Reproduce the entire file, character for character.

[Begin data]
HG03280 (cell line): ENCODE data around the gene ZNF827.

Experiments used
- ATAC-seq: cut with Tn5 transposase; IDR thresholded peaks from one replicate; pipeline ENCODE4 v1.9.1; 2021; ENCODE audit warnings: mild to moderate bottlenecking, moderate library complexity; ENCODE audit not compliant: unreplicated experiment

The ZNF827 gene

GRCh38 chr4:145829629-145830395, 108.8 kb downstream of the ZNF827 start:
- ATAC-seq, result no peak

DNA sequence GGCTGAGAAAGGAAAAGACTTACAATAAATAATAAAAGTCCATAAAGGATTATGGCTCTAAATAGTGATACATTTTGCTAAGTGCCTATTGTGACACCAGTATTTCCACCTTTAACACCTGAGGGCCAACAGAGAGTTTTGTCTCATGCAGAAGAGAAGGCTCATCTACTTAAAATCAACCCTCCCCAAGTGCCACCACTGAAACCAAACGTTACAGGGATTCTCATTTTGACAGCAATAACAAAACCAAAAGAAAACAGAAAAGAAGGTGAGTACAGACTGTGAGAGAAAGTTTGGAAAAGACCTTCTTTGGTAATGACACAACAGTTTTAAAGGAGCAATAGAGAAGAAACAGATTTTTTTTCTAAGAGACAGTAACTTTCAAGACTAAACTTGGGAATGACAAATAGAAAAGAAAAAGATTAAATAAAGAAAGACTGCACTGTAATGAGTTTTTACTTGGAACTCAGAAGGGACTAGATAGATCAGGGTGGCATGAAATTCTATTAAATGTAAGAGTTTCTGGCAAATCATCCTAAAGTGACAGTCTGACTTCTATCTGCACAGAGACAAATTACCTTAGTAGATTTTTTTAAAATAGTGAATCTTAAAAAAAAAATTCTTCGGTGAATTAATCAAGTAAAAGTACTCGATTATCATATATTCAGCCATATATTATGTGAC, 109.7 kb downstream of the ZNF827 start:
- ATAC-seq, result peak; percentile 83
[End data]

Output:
HG03280 (cell line): ENCODE data around the gene ZNF827.

Experiments used
- ATAC-seq: cut with Tn5 transposase; IDR thresholded peaks from one replicate; pipeline ENCODE4 v1.9.1; 2021; ENCODE audit warnings: mild to moderate bottlenecking, moderate library complexity; ENCODE audit not compliant: unreplicated experiment

The ZNF827 gene

GRCh38 chr4:145829629-145830395, 108.8 kb downstream of the ZNF827 start:
- ATAC-seq, result no peak

DNA sequence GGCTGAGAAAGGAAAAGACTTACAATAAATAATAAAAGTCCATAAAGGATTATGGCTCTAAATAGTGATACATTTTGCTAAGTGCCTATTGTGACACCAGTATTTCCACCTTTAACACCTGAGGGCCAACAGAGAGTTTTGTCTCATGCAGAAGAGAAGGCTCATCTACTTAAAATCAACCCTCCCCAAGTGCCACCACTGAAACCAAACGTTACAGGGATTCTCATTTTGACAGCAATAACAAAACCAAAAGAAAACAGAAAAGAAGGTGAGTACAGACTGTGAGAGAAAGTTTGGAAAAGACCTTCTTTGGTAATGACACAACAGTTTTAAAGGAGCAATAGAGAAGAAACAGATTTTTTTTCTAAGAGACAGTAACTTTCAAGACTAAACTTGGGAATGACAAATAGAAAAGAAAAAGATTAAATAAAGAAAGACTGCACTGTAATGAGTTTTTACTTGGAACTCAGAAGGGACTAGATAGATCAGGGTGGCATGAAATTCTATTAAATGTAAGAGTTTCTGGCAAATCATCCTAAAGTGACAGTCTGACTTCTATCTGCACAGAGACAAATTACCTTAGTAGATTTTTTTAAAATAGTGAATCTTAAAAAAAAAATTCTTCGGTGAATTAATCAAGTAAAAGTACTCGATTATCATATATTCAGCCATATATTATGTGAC, 109.7 kb downstream of the ZNF827 start:
- ATAC-seq, result peak; percentile 83